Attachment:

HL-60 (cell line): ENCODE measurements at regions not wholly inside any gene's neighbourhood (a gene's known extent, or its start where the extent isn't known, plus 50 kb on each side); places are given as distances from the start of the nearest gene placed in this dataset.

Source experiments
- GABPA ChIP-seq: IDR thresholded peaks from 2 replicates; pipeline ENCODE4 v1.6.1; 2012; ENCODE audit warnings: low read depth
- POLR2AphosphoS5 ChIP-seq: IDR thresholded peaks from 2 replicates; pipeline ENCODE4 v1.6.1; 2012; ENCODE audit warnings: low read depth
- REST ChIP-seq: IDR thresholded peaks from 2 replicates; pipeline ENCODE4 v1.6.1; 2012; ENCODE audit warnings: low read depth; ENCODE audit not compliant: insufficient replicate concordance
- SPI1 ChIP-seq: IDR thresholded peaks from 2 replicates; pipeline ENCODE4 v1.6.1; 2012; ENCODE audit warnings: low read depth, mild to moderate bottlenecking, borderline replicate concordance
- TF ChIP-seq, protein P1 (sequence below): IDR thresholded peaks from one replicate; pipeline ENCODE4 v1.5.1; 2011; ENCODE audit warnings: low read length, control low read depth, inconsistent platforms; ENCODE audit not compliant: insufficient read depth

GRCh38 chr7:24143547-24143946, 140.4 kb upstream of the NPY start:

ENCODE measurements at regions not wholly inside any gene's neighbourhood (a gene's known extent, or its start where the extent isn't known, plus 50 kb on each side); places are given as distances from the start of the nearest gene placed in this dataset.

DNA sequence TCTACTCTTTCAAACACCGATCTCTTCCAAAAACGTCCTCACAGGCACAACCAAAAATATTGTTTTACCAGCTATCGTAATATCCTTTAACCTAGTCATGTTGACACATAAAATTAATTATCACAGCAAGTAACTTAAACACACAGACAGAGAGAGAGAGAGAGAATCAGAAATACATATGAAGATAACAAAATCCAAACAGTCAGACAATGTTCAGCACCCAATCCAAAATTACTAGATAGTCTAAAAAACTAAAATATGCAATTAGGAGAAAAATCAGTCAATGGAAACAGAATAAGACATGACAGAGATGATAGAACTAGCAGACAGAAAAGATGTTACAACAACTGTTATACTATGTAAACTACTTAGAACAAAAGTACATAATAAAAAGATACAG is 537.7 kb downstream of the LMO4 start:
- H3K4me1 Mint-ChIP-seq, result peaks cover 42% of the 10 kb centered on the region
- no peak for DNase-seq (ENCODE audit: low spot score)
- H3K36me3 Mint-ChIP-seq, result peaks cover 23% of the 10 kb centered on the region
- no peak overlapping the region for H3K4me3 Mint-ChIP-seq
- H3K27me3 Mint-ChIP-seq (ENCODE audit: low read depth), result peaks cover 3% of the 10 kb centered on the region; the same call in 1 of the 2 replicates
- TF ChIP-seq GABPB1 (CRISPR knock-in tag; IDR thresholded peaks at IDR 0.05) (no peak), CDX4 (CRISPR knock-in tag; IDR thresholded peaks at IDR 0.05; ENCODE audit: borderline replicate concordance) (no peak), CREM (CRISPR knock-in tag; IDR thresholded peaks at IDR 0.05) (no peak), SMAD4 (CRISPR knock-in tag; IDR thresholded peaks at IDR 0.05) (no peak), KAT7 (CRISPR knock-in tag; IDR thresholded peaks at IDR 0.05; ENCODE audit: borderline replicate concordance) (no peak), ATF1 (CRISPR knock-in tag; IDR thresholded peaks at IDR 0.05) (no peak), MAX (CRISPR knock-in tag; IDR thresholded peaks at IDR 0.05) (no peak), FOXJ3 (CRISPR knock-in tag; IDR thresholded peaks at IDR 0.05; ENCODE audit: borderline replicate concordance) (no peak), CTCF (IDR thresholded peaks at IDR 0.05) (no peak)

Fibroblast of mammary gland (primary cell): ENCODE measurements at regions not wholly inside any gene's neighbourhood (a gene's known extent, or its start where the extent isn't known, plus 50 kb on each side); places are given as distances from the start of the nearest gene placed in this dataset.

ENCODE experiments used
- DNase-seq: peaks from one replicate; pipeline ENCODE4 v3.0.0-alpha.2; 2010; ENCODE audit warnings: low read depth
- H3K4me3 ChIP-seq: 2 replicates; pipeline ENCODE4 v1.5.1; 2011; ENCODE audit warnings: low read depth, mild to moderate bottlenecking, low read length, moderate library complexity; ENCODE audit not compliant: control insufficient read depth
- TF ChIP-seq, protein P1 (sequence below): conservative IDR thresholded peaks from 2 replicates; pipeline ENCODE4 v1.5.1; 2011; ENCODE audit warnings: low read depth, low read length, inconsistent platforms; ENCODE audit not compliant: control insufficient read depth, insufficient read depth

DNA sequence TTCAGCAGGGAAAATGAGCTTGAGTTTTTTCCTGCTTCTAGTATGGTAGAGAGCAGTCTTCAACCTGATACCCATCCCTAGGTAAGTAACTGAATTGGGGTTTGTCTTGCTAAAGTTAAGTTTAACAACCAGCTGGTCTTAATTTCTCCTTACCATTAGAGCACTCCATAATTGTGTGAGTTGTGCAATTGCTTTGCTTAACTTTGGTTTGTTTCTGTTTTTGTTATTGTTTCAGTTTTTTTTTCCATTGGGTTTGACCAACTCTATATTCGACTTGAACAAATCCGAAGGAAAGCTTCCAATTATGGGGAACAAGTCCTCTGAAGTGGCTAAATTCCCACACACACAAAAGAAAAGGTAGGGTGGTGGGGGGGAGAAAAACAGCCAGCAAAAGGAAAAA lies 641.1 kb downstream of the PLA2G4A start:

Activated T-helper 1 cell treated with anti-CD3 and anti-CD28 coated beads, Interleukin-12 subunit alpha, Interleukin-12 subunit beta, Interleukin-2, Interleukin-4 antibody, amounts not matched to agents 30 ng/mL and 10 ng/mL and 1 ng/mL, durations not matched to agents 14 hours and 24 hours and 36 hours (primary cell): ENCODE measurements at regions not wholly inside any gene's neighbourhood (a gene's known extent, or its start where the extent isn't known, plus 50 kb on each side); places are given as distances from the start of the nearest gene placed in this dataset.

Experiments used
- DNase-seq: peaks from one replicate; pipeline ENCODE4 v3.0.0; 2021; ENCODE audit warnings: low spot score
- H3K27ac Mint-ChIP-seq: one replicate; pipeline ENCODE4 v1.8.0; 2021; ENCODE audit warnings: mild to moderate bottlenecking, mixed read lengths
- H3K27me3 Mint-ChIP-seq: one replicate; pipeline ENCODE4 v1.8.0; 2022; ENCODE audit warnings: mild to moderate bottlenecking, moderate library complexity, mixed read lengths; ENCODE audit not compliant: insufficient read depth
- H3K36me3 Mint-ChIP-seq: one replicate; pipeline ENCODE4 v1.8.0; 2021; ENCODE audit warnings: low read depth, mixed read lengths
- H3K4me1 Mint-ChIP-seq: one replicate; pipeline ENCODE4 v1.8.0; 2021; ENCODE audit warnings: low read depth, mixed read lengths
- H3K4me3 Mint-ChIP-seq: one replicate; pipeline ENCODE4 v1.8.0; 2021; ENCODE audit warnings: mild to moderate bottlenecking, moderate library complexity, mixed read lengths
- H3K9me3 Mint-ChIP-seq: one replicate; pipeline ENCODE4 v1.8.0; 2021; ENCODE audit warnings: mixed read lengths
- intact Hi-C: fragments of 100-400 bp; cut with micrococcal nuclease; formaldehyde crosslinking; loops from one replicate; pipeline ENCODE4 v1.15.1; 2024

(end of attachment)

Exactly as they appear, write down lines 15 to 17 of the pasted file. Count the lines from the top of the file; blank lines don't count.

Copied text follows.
- H3K27me3 Mint-ChIP-seq (ENCODE audit: low read depth), result peaks cover 3% of the 10 kb centered on the region; the same call in 1 of the 2 replicates
- TF ChIP-seq GABPB1 (CRISPR knock-in tag; IDR thresholded peaks at IDR 0.05) (no peak), CDX4 (CRISPR knock-in tag; IDR thresholded peaks at IDR 0.05; ENCODE audit: borderline replicate concordance) (no peak), CREM (CRISPR knock-in tag; IDR thresholded peaks at IDR 0.05) (no peak), SMAD4 (CRISPR knock-in tag; IDR thresholded peaks at IDR 0.05) (no peak), KAT7 (CRISPR knock-in tag; IDR thresholded peaks at IDR 0.05; ENCODE audit: borderline replicate concordance) (no peak), ATF1 (CRISPR knock-in tag; IDR thresholded peaks at IDR 0.05) (no peak), MAX (CRISPR knock-in tag; IDR thresholded peaks at IDR 0.05) (no peak), FOXJ3 (CRISPR knock-in tag; IDR thresholded peaks at IDR 0.05; ENCODE audit: borderline replicate concordance) (no peak), CTCF (IDR thresholded peaks at IDR 0.05) (no peak)

Fibroblast of mammary gland (primary cell): ENCODE measurements at regions not wholly inside any gene's neighbourhood (a gene's known extent, or its start where the extent isn't known, plus 50 kb on each side); places are given as distances from the start of the nearest gene placed in this dataset.